Pilanesberg Safari Review
by Karen Minnaar
The highlight of the trip was the sighting of 6 elephants (3 adults and 3 babies) who came down to the waterhole at dusk to drink and play around in the water. As they came closer to the water, the hippo who had been wallowing in the shallow water made a hasty retreat.
Pilanesberg is always a lovely option if you are based in Jo'burg.
We didn't use a safari company but rather went on a self drive safari.
We stayed at Bakgatla which is situated next to the Bakgatla Gate of the Pilanesberg Game Reserve and used their restaurant for meals.Breakfast
was a typical buffet breakfast consisting of cereals, fresh fruit, eggs, bacon, sausages, other varieties of fried options, tea & coffee and fresh juice.Dinner
was a buffet. Each evening the food was different. The general buffet consisting of either roast lamb, pork or beef, potatoes, vegetables and usually a casserole and or pasta. There were also side servings of various salads. There was a pudding buffet with jelly & custard, and other little puddings like milk tarts etc.
Wildlife seen around the Pilanesberg:
- Red Hartebeest
- White Rhino
- Black-backed Jackal
- Slender Mongoose
- Vervet Monkey
- Hinged Terrapin
- Helmeted Guineafowl
- Crested Francolin
- African Spoonbill
- African Fish Eagles
- Secretary Bird
- Grey Heron
- Egyptian Goose
- Yellow billed duck
- Blacksmith Lapwing (plover)
- Red-billed Hornbill
- Common Fiscal Shrike
We were most certainly in Pilanesberg at the right time of year, the weather was lovely (not too hot) and some of the animals had just given birth to their babies.
Driving round the park, we saw numerous zebra, giraffe, wildebeest, rhino, impala and various little buck.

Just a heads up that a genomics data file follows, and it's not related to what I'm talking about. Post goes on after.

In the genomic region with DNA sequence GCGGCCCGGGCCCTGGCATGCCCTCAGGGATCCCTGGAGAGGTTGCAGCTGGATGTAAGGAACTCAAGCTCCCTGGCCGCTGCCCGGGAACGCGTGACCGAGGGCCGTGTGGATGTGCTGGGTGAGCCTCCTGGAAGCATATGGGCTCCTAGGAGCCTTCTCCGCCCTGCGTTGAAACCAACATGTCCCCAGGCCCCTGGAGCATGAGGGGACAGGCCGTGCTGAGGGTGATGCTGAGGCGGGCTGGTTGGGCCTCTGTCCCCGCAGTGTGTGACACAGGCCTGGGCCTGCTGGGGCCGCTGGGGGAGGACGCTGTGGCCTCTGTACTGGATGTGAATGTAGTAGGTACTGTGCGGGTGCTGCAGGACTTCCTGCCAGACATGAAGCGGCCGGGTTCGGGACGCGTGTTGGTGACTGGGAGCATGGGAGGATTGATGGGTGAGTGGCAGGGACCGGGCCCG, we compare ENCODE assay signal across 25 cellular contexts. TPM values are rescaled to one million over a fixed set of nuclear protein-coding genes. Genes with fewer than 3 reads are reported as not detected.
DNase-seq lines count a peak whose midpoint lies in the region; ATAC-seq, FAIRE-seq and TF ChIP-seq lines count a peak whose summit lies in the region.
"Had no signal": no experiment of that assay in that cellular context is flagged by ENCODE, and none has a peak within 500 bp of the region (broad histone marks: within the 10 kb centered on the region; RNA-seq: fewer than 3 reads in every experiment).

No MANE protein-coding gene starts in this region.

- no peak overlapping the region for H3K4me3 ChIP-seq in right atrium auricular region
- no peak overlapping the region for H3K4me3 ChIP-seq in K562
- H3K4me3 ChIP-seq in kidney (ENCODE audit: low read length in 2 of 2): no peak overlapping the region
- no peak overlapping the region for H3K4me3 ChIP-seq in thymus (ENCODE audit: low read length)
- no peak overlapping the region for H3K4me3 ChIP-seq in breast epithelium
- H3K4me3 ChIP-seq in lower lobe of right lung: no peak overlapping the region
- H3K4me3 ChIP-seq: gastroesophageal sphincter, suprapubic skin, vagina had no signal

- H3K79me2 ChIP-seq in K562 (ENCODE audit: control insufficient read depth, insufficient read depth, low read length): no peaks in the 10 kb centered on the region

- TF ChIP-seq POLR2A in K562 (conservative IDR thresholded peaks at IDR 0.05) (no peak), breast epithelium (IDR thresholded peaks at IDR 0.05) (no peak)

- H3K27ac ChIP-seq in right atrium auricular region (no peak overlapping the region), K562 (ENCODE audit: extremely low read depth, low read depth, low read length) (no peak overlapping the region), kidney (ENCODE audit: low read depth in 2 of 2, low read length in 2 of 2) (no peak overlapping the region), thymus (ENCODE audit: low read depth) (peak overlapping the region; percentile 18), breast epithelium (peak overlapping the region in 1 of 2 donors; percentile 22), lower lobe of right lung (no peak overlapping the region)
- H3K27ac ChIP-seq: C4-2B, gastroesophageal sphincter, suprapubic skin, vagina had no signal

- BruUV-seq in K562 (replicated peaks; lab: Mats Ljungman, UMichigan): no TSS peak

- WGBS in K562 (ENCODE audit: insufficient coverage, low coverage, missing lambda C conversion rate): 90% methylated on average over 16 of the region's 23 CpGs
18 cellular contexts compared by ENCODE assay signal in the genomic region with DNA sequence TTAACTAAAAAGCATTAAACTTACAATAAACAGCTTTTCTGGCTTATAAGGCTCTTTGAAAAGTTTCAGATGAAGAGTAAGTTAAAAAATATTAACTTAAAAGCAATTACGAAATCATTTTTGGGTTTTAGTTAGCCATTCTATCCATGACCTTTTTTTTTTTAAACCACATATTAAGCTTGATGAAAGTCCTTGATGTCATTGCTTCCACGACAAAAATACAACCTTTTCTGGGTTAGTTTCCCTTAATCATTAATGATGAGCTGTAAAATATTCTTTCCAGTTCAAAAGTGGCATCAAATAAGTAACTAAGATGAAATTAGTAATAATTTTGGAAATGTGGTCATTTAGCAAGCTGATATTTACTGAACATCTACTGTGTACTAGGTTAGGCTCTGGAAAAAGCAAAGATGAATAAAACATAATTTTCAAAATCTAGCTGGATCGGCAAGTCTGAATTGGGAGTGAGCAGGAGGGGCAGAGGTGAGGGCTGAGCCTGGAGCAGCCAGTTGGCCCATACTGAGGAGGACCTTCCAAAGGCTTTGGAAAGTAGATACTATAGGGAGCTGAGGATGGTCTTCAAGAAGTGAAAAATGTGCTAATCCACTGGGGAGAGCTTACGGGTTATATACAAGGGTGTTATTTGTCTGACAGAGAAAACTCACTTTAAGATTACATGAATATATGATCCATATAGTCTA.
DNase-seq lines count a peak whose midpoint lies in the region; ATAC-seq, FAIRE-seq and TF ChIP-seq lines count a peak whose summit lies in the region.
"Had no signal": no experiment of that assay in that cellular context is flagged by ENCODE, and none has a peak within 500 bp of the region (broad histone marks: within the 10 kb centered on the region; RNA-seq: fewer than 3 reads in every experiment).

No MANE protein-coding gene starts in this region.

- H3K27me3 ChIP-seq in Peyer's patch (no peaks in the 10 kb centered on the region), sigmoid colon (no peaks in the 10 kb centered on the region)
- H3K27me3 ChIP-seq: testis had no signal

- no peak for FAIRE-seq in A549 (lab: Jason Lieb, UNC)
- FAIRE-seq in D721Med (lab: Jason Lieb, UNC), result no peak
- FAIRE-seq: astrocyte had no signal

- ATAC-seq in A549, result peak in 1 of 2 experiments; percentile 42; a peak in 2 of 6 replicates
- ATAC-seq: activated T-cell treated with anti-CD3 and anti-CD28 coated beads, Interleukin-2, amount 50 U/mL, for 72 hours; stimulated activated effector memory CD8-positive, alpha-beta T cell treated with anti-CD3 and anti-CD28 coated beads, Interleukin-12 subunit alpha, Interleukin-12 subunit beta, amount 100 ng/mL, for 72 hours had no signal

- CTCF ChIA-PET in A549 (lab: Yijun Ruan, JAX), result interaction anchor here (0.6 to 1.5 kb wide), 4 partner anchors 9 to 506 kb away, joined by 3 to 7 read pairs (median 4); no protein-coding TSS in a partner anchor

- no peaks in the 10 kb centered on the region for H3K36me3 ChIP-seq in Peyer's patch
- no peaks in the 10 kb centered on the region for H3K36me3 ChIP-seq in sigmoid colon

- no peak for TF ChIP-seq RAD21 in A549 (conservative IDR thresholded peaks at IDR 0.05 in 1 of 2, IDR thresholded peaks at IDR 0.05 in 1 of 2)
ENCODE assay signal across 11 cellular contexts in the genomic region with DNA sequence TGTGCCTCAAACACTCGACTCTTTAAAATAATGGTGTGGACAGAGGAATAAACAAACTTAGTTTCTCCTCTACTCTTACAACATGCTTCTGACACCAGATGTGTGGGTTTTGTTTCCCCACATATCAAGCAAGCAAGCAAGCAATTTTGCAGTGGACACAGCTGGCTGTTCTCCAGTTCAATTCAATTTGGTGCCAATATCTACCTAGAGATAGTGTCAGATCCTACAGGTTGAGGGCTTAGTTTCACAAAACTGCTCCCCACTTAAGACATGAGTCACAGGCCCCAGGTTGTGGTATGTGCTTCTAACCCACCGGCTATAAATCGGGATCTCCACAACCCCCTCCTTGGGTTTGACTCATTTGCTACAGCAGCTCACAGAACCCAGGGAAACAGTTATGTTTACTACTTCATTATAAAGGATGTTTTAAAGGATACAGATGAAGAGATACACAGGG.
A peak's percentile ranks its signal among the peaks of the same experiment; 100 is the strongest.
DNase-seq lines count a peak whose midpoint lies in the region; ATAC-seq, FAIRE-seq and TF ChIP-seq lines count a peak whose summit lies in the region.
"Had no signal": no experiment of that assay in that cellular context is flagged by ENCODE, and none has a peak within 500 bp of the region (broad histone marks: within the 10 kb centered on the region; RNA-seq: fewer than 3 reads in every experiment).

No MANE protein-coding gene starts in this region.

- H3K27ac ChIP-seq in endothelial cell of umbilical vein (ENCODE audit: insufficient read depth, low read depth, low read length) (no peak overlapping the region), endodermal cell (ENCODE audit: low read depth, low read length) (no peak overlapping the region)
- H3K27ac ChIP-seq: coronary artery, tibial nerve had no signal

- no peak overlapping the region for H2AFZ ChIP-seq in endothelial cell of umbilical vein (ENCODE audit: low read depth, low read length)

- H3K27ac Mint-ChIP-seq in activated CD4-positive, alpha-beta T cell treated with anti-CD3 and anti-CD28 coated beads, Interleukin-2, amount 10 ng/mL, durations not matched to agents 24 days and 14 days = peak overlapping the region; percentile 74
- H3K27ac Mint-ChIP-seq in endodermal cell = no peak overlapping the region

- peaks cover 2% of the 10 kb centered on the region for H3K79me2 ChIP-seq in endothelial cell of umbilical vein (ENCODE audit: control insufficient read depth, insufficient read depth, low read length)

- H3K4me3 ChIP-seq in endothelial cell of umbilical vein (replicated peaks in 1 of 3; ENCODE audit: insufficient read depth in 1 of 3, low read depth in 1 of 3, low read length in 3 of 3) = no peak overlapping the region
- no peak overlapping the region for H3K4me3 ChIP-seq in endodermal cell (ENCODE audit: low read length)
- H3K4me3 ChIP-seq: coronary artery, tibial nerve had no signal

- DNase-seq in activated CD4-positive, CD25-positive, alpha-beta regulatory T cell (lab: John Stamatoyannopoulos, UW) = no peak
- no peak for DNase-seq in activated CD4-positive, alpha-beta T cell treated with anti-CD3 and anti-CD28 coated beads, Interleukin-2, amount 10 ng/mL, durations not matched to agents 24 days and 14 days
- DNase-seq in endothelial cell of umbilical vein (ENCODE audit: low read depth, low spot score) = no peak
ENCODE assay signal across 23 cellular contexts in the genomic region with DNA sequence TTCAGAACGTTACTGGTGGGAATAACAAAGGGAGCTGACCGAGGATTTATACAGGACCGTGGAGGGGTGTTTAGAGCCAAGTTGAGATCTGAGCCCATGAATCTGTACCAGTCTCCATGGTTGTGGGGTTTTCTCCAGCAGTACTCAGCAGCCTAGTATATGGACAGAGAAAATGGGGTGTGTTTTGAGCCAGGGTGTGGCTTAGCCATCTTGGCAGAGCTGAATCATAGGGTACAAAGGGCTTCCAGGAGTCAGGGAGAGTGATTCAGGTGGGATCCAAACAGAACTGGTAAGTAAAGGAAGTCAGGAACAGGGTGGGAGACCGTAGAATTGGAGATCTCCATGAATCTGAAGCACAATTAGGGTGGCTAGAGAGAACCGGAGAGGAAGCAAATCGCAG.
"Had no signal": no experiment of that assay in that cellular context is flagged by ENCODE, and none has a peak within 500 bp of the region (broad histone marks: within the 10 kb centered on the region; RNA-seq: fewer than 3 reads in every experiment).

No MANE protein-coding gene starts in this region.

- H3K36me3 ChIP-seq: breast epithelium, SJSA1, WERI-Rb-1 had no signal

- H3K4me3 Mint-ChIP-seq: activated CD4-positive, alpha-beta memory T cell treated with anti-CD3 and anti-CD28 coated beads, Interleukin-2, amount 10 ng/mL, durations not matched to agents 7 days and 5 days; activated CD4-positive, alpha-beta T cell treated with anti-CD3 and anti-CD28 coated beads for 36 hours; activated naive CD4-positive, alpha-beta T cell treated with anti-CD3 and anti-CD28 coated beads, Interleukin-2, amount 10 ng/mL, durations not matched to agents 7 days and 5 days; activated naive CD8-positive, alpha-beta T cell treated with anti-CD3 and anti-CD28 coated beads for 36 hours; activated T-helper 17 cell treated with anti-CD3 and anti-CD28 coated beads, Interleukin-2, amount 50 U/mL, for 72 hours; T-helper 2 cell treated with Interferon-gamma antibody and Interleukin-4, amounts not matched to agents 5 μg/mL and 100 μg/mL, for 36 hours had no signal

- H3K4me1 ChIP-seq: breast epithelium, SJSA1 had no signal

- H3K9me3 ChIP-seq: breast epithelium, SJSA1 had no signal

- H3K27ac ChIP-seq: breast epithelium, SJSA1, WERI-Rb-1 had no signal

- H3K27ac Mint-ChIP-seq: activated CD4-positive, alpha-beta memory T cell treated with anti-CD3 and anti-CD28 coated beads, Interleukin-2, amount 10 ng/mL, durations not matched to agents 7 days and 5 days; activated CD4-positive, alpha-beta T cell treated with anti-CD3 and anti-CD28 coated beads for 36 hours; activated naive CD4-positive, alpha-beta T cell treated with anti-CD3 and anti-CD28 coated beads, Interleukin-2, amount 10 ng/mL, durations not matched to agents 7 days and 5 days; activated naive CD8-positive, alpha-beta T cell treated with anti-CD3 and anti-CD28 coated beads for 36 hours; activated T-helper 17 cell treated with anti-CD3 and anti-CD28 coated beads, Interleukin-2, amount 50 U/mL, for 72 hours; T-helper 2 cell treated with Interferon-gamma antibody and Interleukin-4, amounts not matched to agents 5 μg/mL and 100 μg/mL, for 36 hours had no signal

We were extremely surprised at how low the water was at the waterhole when compared to a trip out there in June when the dam was full.
One morning, back at the chalets we saw a family of vervet monkeys who had just broken into somebody's chalet and stolen packets of sugar and a couple of apples. The adult monkeys were most certainly teaching their babies the fine art of "Breaking & Entering".
The continual fight to survive in the wild is evident when you sit quietly in a hide watching the animals come down to drink:
- 2 warthogs started fighting right on the edge of the water;
- when a herd of impala came down to drink a scuffle broke out between 2 young males
- the plover fiercely guarded her chicks against the black-backed jackal who came down to drink and continuously dive bombed the heron who was quietly fishing in the water.
A typical day on our safari was to wake up early to go into the park as soon as it opened at 6-o-clock.
Take a short drive around and then either sit at the hide on the Mankwe Dam and watch the birds with a lovely sighting of 2 fish eagles or go to the Ratlhogo Waterhole and watch the animals come down to drink and enjoy the coolness of the morning.
After a morning in the park, it was off to breakfast and then for most of the day we just relaxed as it was far too hot to drive around the park.
Late afternoon we headed back into the park, trying to explore the park. Then as the sun started to go down, we would head off to the waterhole (which was close to our camp) and watch the animals come down for their afternoon drink.
Back at the camp we would head off to dinner and then just relax on the balcony listening to the sounds of nature (on the first night it was the sound of thunder rumbling in the sky).
Tips and Advice
My camera, 400m lens & bean bag were the most useful items on safari.
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